There is a difference between relationships where abuse is a pattern, from one or both sides, and fundamentally healthy, respectful relationships between people who are also human and flawed, and will collide painfully with these flaws from time to time.  The difference is in the acknowledgement, the taking responsibility, and the genuine working on it.  I’d hate for people in a relationship with a habitually abusive person to think, “I need to have more love and compassion and forgiveness for them to make this better;  I need to accept them as they are and put up with it, everyone has flaws.” 

Your primary responsibility is to your own mental and emotional health, and to understand where your responsibility begins and ends.  Another person’s bad behaviour is not your responsibility, it is theirs; and to change that is their responsibility – you’re only responsible for your own behaviour, and you’re also absolutely responsible for protecting yourself from other people’s bad behaviour.  You can be compassionate and forgiving, without putting yourself back in the firing line – you can decide where your own limits are, and enforce those limits – you do not have to make yourself available for abuse, or to continue to be in a relationship of any sort with a person who has a destructive pattern.  You do not have to fix people like this;  you can’t – they have to do that for themselves.  We are all only responsible for our own behaviour – and absolutely responsible for our own behaviour.

It’s kind of sad not being able to write about love without also getting into this stuff, but that’s the reality, and one that’s not sufficiently talked about.  Think about all the people sitting in relationships with abusive partners, who hear songs on the radio about the dark side of love and the flawed nature of humans, and use that to normalise their own situation, which they should be getting out of.  (Or, of course, who are listening to songs about love that promote dysfunctional patterns as “romantic” and “normal” – there’s lots of songs like this, because there’s unfortunately lots of people writing love songs who aren’t clear on stuff like this themselves, or not yet anyway.)

After that unfortunately necessary aside, I will be returning to the fantastic song we started out with.  :)

♦ ♥ ♦

Happy love songs can be OK, but the ones with a bit of vulnerability in them tend to be more compelling, to me anyway.  Also, there’s this general principle that it’s often not until we are confronted with loss that we become wide awake, and fully realise what we have, instead of taking any of it for granted.  Here’s a Leunig poem on the topic:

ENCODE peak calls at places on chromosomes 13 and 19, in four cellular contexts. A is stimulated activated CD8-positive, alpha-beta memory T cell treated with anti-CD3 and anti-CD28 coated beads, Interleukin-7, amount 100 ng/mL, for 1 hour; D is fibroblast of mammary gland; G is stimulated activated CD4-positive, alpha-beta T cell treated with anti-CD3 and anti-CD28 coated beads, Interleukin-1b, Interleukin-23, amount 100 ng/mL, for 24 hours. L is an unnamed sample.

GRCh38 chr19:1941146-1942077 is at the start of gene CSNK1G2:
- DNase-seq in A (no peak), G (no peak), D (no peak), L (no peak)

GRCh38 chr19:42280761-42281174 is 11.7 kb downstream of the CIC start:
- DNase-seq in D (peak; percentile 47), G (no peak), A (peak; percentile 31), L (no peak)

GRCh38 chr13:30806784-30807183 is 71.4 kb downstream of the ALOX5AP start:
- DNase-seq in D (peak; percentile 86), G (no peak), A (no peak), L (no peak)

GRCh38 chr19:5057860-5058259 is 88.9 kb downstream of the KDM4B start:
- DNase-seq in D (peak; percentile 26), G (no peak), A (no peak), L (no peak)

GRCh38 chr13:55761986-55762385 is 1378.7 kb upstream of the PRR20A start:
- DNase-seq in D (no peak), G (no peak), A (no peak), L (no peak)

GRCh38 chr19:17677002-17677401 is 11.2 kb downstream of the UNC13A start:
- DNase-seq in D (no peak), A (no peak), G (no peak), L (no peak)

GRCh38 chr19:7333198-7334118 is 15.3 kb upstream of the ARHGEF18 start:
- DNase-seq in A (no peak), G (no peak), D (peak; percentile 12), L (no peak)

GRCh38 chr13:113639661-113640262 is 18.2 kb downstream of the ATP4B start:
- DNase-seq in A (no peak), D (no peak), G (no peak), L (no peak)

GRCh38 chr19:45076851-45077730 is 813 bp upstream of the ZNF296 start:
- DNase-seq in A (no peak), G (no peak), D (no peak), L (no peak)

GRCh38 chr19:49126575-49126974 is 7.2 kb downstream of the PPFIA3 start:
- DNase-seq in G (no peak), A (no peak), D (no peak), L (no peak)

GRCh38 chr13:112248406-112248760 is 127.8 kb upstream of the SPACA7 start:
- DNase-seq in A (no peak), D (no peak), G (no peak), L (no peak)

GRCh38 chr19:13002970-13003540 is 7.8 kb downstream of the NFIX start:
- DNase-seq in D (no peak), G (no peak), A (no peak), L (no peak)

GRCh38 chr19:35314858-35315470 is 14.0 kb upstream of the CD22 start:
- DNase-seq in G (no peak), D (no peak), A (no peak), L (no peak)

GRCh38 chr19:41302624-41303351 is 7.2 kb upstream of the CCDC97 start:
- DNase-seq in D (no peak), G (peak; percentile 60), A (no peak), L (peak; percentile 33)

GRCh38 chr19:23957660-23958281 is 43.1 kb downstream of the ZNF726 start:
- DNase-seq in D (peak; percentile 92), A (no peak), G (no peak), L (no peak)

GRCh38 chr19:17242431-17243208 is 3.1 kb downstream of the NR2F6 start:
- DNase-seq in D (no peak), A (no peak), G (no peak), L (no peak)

God bless this tiny little boat
And me who travels in it.
It stays afloat for years and years
And sinks within a minute.

And so the soul in which we sail,
Unknown by years of thinking,
Is deeply felt and understood
The minute that it’s sinking.

Also tying in with this is Khalil Gibran saying that the more you are carved out by sorrow, the more joy you can contain.  I like art and literature and music that goes to both sides – the pain and the bliss, the dark night of the soul and the flight on clouds – two sides of a coin, in human experience – but then, human experience is a lot more than that particular coin, too!  :)

The song Anniversary could be about a wedding anniversary or another kind of relationship anniversary.  It could be about an anniversary of something significant and/or painful happening in or outside a relationship (which is probably a spouse relationship, but doesn’t have to be).  The details of that don’t really matter; the imagery is more important; and it’s beautiful imagery which points at the vulnerability of human beings, and the vulnerability of love itself.  There’s something not being told, and eventually it is.  We don’t know what that is, but the details don’t matter.  The disclosure of something difficult has a tension most of us would be painfully aware of from our own experience.  People can get hurt either side; can hurt each other with the way this goes.  Can run if they get hurt, or can reach out.